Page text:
Deacons are called to do many things, Schiltz said, and he will go wherever God leads him.
For example, he would be happy working with college students. “I’ve always worked with youth in my life,” he said. In his off-duty time, he said, he worked with teens on Air Force bases, helping them to stay out of trouble. He has also worked with young people in foster care.
Schiltz also feels it is important to bring the Eucharist to homebound folks in nursing homes, and to perform wake services.
“I would never limit myself,” he said.
Several of the deacon candidates have military experience, and Lauri is one of them. A member of Sacred Heart Parish in Cicero, he has several jobs: lieutenant colonel in the Air National Guard, lawyer with a practice in North Syracuse, and town judge in Clay.
“And then God called me to do this,” Lauri said of the diaconate formation. He added: “He kept hitting me in the back of the head saying, ‘Hey, I’m talking to you.’”
Lauri said that all the deacon candidates “became really close,” and that includes the men with a military connection. Regarding the different military services, however, he felt compelled to add: “The Air Force is the best of all of them.”
The “bridge” analogy is appropriate, he said, because as people who are out in the world, the candidates can understand some of the problems that arise with families.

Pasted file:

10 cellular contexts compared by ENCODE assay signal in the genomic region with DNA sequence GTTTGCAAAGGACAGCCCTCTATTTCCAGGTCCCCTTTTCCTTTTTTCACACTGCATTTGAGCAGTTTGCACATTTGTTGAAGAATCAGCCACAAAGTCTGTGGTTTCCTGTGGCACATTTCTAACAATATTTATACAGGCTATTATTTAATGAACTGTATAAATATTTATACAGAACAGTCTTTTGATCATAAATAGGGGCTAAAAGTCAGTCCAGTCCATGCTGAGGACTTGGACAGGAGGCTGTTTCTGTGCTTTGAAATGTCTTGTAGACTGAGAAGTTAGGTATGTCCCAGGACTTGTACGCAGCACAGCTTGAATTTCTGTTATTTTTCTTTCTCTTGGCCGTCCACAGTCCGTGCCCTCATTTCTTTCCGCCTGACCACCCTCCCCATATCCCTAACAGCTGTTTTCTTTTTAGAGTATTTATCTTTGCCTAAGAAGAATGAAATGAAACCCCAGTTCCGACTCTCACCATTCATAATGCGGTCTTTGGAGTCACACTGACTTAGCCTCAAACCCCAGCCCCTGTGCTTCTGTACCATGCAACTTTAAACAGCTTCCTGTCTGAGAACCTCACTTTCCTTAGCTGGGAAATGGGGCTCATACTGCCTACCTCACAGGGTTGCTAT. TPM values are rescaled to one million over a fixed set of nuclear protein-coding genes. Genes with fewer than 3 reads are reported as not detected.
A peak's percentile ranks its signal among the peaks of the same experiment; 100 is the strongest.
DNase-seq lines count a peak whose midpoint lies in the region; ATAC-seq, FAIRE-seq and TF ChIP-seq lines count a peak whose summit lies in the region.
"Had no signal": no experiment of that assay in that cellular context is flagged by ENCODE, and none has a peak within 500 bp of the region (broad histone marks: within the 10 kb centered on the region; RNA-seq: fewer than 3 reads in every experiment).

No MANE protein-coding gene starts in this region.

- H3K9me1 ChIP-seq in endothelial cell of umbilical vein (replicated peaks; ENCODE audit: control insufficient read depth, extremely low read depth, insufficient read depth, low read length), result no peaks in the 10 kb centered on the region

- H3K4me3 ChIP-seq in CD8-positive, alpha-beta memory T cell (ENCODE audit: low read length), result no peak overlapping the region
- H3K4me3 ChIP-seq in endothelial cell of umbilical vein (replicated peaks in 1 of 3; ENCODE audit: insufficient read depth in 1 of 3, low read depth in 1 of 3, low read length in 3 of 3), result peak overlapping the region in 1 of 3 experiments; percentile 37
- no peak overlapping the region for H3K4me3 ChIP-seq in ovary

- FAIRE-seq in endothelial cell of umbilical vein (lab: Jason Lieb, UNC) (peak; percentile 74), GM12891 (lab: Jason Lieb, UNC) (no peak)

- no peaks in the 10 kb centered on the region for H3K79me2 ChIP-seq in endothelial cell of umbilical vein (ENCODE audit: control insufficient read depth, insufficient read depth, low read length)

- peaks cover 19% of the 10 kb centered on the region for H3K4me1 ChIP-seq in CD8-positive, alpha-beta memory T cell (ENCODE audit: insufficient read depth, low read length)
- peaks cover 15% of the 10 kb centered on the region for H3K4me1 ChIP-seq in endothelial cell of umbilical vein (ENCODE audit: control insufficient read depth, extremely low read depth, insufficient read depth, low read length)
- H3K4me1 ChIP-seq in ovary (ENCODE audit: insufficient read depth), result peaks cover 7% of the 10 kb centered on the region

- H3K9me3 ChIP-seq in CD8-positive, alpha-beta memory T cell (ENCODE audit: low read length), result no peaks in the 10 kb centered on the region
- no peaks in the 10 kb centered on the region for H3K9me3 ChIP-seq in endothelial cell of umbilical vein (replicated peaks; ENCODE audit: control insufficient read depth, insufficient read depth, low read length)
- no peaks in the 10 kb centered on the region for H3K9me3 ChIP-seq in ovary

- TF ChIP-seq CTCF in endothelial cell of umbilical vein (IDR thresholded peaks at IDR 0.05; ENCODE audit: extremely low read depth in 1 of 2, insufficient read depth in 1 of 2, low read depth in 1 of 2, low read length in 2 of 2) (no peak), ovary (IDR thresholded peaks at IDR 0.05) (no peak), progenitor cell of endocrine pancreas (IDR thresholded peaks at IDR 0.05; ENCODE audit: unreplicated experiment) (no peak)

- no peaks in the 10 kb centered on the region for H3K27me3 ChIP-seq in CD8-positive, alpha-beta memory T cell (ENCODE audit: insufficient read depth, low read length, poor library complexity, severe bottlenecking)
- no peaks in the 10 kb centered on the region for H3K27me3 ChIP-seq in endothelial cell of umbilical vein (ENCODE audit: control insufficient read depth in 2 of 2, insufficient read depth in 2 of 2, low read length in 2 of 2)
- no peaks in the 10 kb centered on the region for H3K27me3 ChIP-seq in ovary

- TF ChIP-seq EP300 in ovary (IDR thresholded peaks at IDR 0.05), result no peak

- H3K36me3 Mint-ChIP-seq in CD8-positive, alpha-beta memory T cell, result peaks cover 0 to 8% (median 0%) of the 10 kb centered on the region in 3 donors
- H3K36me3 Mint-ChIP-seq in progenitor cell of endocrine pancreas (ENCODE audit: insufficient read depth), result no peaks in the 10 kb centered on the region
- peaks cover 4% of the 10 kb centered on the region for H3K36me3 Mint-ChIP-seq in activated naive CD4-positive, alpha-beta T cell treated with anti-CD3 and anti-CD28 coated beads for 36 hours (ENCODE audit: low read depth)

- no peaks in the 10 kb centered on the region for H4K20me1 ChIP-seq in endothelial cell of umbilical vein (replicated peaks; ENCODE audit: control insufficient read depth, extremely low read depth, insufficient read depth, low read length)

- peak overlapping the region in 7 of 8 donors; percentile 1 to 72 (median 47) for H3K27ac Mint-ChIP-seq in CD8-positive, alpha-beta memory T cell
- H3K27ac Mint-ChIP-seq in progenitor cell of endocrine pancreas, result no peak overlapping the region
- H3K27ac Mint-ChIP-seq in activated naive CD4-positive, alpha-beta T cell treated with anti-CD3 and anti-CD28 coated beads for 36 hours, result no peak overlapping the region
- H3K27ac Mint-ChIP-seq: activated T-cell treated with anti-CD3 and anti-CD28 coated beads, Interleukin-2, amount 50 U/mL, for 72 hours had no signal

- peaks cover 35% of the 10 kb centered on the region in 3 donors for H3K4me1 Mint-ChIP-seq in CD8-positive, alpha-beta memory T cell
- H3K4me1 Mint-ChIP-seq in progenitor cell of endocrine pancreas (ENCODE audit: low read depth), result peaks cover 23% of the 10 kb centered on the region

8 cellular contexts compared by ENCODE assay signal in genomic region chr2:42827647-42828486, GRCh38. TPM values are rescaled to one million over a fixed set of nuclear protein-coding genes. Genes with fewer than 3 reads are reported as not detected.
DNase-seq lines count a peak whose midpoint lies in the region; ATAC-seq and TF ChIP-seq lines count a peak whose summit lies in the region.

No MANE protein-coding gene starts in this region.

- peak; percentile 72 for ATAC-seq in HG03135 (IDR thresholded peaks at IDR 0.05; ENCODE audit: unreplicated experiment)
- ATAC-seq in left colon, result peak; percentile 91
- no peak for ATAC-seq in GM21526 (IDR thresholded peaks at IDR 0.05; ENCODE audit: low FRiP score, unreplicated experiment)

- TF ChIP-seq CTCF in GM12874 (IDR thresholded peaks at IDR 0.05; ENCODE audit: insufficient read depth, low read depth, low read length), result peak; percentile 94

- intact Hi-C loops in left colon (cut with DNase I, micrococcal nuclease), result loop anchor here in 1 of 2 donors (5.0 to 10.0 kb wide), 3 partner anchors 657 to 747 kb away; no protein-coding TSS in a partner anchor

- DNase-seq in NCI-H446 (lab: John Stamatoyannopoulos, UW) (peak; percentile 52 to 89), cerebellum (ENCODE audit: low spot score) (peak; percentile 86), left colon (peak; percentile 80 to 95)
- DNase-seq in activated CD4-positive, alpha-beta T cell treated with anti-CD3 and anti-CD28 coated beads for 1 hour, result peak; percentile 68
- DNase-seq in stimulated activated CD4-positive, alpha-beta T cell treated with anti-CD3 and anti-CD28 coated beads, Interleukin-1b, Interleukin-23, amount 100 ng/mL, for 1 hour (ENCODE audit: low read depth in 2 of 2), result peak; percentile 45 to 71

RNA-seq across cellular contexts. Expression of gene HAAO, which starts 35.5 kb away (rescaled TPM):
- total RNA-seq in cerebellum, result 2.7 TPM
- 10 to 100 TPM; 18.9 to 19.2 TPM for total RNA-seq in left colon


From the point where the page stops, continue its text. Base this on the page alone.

His leadership experience helps him, Lauri said, “but being a leader in the Church is a totally different forum. The stakes in the church are much higher. You’re talking about doing what we can do to help bring people to Jesus.”
Asked to give highlights from his formation so far, Lauri said, “One is an incredible depth of knowledge through all of our teachers: things from church history, to spirituality, to the rules of the Church.”
Another highlight for him is the collection of new brothers. “We’ve all become very close, which is wonderful,” he said.
A further benefit from the instruction is a great sense of empathy. “You’ve got to be able to walk with people where they are,” he said, “not where you think they should be.”
Harris also sees the candidates as a link between the secular world and the Church. “I think that’s really the crux of who we are and what we’re doing,” he said.
Harris is a member of Holy Family Church in Syracuse. He has been in the financial-services industry for 30 years, including the last four as a vice president of Key Bank in Syracuse.
One of his favorite activities for the parish is strengthening the family. He and his wife, Carol, have been involved in marriage preparation for over 13 years at Holy Family. He said they enjoy giving people the “tools to live out their marriage in the Catholic Church.”
Harris noted that a root word of “deacon” is the Greek word diakonos, which means “servant.”
The idea for the deacon candidates, he said, is to serve the bishop, the pastors, and the parishes. “So I think all of us have taken that to heart,” he said.
Harris knows that in two years if all goes well, there will be much jubilation among the 12 new brothers of the diaconate.
“There’s no question the bond we’ve created is familial,” he said.